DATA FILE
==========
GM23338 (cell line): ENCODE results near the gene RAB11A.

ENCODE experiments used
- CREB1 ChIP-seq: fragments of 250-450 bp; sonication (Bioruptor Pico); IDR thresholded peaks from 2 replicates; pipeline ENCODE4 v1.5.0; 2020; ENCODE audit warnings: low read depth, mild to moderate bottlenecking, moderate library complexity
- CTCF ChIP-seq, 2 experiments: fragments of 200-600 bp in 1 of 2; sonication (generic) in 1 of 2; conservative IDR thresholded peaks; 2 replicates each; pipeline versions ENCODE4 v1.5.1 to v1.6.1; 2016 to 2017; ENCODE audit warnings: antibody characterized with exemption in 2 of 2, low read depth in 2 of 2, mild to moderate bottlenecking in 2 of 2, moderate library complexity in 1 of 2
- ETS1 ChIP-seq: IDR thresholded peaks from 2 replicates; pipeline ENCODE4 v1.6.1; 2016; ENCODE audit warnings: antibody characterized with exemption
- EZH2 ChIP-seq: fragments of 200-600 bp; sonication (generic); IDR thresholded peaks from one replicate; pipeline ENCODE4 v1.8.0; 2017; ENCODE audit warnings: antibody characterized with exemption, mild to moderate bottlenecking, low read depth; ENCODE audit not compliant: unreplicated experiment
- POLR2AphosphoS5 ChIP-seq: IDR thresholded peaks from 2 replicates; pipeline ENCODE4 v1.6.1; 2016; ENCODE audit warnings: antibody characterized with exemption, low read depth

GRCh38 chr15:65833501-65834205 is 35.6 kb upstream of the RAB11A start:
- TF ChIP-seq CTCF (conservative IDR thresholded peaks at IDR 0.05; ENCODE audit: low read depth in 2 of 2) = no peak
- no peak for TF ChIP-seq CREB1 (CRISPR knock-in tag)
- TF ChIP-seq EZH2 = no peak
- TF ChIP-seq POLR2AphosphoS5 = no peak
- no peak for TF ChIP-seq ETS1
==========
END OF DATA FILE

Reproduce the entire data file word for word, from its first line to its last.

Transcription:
GM23338 (cell line): ENCODE results near the gene RAB11A.

ENCODE experiments used
- CREB1 ChIP-seq: fragments of 250-450 bp; sonication (Bioruptor Pico); IDR thresholded peaks from 2 replicates; pipeline ENCODE4 v1.5.0; 2020; ENCODE audit warnings: low read depth, mild to moderate bottlenecking, moderate library complexity
- CTCF ChIP-seq, 2 experiments: fragments of 200-600 bp in 1 of 2; sonication (generic) in 1 of 2; conservative IDR thresholded peaks; 2 replicates each; pipeline versions ENCODE4 v1.5.1 to v1.6.1; 2016 to 2017; ENCODE audit warnings: antibody characterized with exemption in 2 of 2, low read depth in 2 of 2, mild to moderate bottlenecking in 2 of 2, moderate library complexity in 1 of 2
- ETS1 ChIP-seq: IDR thresholded peaks from 2 replicates; pipeline ENCODE4 v1.6.1; 2016; ENCODE audit warnings: antibody characterized with exemption
- EZH2 ChIP-seq: fragments of 200-600 bp; sonication (generic); IDR thresholded peaks from one replicate; pipeline ENCODE4 v1.8.0; 2017; ENCODE audit warnings: antibody characterized with exemption, mild to moderate bottlenecking, low read depth; ENCODE audit not compliant: unreplicated experiment
- POLR2AphosphoS5 ChIP-seq: IDR thresholded peaks from 2 replicates; pipeline ENCODE4 v1.6.1; 2016; ENCODE audit warnings: antibody characterized with exemption, low read depth

GRCh38 chr15:65833501-65834205 is 35.6 kb upstream of the RAB11A start:
- TF ChIP-seq CTCF (conservative IDR thresholded peaks at IDR 0.05; ENCODE audit: low read depth in 2 of 2) = no peak
- no peak for TF ChIP-seq CREB1 (CRISPR knock-in tag)
- TF ChIP-seq EZH2 = no peak
- TF ChIP-seq POLR2AphosphoS5 = no peak
- no peak for TF ChIP-seq ETS1